Article Type Story Board Behind the Scenes Categories Exhibitions

Curating a Book Exhibition that Highlights Translation

Monica Diaz, Regina Galasso

Reading books that come from languages we don’t know is crucial to gaining a broader perspective of the world. To do this, we need translators and translations. While translations of English-language books are widely circulated in other countries, only a small percentage of books available in the United States are translations from other languages. The lack of translated books in circulation in the United States limits access to the stories of those who have experiences that are different from our own and dampens inspiration to learn other languages. Moreover, if we didn’t read picture books in translation, that would mean that we are only reading the works of people who write in the languages we can understand. Picture books in translation provide windows into the experiences, identities, and lives of others, and give us an opportunity to reflect on our own lives.

We owe our ability to access books that are not written in a language we can read to the knowledge and creativity of translators. Translators work by reading a book in one language and then writing it in another language for a new audience. When translators translate picture books, they must also find congruence between text and image that may have different appearances in different cultures.

Meet Translators

For the first section of the exhibition, “Meet Translators,” we wanted to focus on translators and the work they do. It was tricky to come up with how we would carry out our idea of emphasizing translators as key players in the book world. Translators are not always adequately recognized for their work. It can be hard to identify when a book is a translation because the translator’s name doesn’t always appear on the cover.  Clearly the work of translators is essential, but they rarely receive the recognition they deserve.

Our solution was to choose four translators–because of the limitations of space in the Reading Library–of picture books who have dynamic professional profiles and are expanding the numbers of books available in English that were first born into other languages. Ruth Ahmedzai Kemp, Daniel Hahn, Lawrence Schimel, and Helen Wang were selected for several reasons including the variety of languages they collectively represent: Arabic, Catalan, Chinese, French, Portuguese, Russian, and Spanish. The books in this section are books they translated.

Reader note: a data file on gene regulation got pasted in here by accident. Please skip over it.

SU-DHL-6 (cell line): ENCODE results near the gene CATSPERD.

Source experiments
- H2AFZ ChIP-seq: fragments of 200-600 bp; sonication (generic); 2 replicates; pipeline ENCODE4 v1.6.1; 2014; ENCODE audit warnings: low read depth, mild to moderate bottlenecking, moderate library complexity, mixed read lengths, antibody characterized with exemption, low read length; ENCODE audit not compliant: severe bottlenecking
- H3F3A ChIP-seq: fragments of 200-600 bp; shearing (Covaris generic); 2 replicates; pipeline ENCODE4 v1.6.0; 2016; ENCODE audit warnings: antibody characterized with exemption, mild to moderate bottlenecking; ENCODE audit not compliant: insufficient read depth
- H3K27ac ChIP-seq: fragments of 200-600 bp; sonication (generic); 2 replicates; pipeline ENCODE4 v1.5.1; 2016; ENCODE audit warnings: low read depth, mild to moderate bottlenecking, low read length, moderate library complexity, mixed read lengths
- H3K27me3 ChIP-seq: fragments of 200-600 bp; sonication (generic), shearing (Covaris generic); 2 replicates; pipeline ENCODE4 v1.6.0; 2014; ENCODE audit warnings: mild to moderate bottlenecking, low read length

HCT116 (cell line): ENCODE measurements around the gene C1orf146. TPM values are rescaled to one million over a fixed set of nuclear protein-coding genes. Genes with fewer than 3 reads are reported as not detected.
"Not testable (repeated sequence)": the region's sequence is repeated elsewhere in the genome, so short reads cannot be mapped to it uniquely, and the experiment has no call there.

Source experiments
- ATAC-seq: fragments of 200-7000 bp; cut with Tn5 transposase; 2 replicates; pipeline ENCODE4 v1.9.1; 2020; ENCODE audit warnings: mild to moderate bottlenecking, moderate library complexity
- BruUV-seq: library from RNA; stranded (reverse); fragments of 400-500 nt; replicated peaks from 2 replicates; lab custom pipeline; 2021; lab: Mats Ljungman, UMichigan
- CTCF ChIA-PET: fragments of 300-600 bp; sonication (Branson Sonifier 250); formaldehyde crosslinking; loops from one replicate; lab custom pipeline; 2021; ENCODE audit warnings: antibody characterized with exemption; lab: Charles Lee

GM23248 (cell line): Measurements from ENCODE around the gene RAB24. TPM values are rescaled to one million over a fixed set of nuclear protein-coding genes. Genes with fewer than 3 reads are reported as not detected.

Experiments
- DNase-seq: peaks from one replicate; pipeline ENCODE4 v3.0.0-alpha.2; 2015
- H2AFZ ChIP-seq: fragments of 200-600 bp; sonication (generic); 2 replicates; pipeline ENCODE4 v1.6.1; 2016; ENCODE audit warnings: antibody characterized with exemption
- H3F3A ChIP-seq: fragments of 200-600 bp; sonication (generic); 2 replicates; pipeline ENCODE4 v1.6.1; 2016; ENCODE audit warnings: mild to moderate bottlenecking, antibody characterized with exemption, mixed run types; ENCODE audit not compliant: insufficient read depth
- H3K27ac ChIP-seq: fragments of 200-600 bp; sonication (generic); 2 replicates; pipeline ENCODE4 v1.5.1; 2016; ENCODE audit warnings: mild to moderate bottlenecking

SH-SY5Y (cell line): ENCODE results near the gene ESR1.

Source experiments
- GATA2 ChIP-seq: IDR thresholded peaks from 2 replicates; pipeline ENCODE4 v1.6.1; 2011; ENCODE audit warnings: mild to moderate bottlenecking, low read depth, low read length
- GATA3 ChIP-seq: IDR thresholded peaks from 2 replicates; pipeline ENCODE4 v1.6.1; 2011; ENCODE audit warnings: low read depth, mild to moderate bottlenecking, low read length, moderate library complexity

With the book selection, we also wanted to include surprises to touch on the complexities of translation. For instance, in “Meet Translators,” we have Lawrence Schimel’s book Bedtime, Not Playtime in three languages: Catalan, English, and Spanish. Each language has its own book and all three are by Lawrence. Our exhibition visitors might ask “Which did Lawrence write first? Is he the translator of the subsequent versions? How will we find out? Is this something we really need to know?”

See Languages

This section of the exhibition features just a very small portion of the many languages throughout the world. And since many of these languages do not appear in books or get translated into English, we wanted to highlight the importance of multilingual books, how they give us access to new languages, and invite questions about translation. They can also connect people that share the same community.

One of the books highlighted in this section is Mii maanda ezhi-gkendmaanh/This is How I Know. Its author, Brittany Luby, is of Anishinaabe descent and drew on childhood experiences spending time with elders to form the book’s inspiring, beautiful narrative. With each page turn, we see an Anishinaabe grandmother teaching her grandchild to look closely at the natural wonders that each season brings. Throughout the book, from the jacket and jacket flaps to the title page and pages of the story, Anishinaabemowin always precedes the English text.